As a result of your advice I relied on your report and bought the property.

If you had correctly identified the problem I would have either negotiated a deduction in the price I paid to cover the £7,000 of repair works or I would have insisted on the seller completing the works before I bought.


Losses and expenses 

If the problems have caused you losses or expenses - give details.

Also provide proof of the damage and cost of repairs or replacement wherever possible.

Losses and expenses

I value the losses I suffered  that were caused by your bad advice to be as follows:

  • £1,000 repayment of your bill
  • £7,000 being the cost of the repair work being the cheapest of the 3 quotes attached.
  • £150 replacement mattress for my bed needed due to water damage. Photo attached and screenshot from Beds Limited website price list.
  • £300 redecorating – see photos of water damage and quote from Paint Job Limited.




Be as clear as possible about the remedy you would like. 

  • Say what action you would like them to take (or stop). 
  • Where you seek money - put a price on the settlement you seek


Please repay me my losses and expenses set out in this letter. They total £8,450.

Please send me a cheque made payable to Mr Ian Rate to my home address.



Give your opponent 14 days to reply to the letter – to:

  • agree with your complaint and give you the remedy that you seek 


  • arrange to inspect the problem


  • set out their detailed response.



Please do not ignore this letter. I would like us to try to resolve our dispute without court proceedings and legal costs.

Please reply in the next 14 days, so that this dispute can be resolved as set out in this letter.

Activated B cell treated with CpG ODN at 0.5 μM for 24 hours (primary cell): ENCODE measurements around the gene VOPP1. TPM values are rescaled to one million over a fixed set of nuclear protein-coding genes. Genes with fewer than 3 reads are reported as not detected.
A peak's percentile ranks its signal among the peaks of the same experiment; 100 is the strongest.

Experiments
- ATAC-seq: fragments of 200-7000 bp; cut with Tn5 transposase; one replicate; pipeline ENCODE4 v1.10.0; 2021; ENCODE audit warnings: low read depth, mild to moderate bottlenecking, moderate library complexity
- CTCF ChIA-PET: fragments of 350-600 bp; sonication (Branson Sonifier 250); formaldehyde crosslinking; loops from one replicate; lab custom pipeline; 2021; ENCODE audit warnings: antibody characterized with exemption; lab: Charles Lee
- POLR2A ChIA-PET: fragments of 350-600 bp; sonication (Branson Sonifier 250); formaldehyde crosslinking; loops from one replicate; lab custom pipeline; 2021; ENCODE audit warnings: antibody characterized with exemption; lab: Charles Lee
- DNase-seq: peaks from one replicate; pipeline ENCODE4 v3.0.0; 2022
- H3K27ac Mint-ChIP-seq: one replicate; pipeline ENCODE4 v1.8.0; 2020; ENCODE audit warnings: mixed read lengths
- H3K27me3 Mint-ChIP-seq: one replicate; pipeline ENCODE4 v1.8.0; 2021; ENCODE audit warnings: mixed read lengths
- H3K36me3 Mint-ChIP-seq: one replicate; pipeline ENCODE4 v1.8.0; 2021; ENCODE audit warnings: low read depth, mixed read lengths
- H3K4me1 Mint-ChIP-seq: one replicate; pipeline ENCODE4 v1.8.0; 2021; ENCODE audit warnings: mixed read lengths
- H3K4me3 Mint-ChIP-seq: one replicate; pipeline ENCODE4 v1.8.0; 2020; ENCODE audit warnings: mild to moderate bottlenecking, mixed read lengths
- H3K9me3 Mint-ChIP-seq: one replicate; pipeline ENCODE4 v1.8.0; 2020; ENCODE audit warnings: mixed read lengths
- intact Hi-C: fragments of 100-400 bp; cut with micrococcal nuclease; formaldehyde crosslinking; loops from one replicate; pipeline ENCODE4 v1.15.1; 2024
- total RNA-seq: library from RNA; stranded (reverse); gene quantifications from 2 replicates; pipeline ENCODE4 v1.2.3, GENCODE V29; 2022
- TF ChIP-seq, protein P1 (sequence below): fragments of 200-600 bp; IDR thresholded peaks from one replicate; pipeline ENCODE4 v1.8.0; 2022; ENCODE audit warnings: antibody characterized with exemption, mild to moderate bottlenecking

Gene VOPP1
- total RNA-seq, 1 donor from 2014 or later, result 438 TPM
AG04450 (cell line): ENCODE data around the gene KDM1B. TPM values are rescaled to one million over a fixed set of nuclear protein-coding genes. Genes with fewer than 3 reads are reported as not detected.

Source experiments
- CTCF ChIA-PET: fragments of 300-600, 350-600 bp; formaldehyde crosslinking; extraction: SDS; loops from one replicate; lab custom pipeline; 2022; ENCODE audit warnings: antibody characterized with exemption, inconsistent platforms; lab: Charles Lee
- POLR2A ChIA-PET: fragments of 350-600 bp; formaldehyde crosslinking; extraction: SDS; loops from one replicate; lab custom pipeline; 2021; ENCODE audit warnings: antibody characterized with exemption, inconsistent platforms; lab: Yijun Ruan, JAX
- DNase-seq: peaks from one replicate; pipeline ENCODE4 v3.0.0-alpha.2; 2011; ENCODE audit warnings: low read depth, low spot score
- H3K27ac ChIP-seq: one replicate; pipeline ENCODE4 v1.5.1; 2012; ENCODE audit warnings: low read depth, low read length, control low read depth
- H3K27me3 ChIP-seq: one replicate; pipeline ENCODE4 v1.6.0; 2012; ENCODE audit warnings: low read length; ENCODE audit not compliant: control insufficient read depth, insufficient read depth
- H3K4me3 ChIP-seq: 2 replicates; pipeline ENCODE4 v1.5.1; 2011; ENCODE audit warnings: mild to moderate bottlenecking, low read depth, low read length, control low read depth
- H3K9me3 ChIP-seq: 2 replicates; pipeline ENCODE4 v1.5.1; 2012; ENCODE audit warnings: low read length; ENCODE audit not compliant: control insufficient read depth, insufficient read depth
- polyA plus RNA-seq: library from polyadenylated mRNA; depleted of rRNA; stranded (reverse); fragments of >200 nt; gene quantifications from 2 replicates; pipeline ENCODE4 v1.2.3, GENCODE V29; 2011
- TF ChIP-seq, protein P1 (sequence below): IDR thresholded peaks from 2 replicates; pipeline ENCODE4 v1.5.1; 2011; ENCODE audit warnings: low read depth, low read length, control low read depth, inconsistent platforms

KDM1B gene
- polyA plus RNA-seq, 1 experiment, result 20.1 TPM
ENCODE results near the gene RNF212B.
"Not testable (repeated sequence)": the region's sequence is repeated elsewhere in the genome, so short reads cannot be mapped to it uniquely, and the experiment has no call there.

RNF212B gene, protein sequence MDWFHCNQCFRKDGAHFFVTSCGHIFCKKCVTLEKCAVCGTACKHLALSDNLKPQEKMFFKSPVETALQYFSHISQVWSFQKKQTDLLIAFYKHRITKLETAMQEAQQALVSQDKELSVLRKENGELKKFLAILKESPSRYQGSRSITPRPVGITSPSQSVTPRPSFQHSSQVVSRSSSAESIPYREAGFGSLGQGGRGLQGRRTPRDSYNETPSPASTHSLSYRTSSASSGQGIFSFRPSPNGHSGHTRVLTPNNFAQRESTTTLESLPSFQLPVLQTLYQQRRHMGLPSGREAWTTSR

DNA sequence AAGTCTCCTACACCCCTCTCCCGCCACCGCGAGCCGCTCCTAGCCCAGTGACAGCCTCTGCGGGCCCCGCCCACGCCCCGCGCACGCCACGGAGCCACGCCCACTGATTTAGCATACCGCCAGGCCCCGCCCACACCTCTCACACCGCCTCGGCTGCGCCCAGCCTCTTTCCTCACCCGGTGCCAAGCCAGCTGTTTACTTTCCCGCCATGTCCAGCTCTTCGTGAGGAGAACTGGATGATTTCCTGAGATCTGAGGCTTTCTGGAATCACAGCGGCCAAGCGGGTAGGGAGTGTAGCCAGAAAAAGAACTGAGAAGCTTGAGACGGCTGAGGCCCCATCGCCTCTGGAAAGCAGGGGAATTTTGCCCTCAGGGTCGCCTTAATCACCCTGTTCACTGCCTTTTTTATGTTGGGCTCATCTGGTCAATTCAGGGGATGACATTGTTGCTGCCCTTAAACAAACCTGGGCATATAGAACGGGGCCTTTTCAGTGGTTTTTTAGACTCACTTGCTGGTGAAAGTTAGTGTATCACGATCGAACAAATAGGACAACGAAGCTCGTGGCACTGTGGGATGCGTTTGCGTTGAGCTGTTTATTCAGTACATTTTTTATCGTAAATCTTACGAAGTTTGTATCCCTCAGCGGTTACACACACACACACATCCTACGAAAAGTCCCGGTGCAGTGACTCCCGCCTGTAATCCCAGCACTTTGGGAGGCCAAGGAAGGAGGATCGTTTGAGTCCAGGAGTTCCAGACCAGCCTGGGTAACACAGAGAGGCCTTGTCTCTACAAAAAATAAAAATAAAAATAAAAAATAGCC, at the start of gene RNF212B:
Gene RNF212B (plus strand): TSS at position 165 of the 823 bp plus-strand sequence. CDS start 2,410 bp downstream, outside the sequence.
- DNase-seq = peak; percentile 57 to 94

Arrangements: I am happy to agree a time with you to inspect the problems at my home. Please telephone me to discuss the arrangements for inspection and repair within the next 14 days. The best daytime number to use is my mobile of 0799 043 732.

If you do not agree that you are liable and/or do not agree with the remedy sought, then please reply within 14 days with a detailed explanation of why not.



Point out that ignoring your letter will mean you may start legal proceedings for the court to deal with the dispute and that you may refer the judge to your letter.


I am sure it will not prove necessary but if I do not hear from you within 14 days then I reserve the right to start court proceedings without further reference to you. I will ask the court for an order that you pay me £8,450.

If I do have to issue court proceedings, I will refer the court to this letter and I will also ask the court to order you to pay me interest, court fees and legal costs.

I look forward to hearing from you within the next 14 days.



[If you started with their name]:
Yours sincerely, 
Ian Rate

[If you started using Dear Sirs]:
Yours faithfully, 
Ian Rate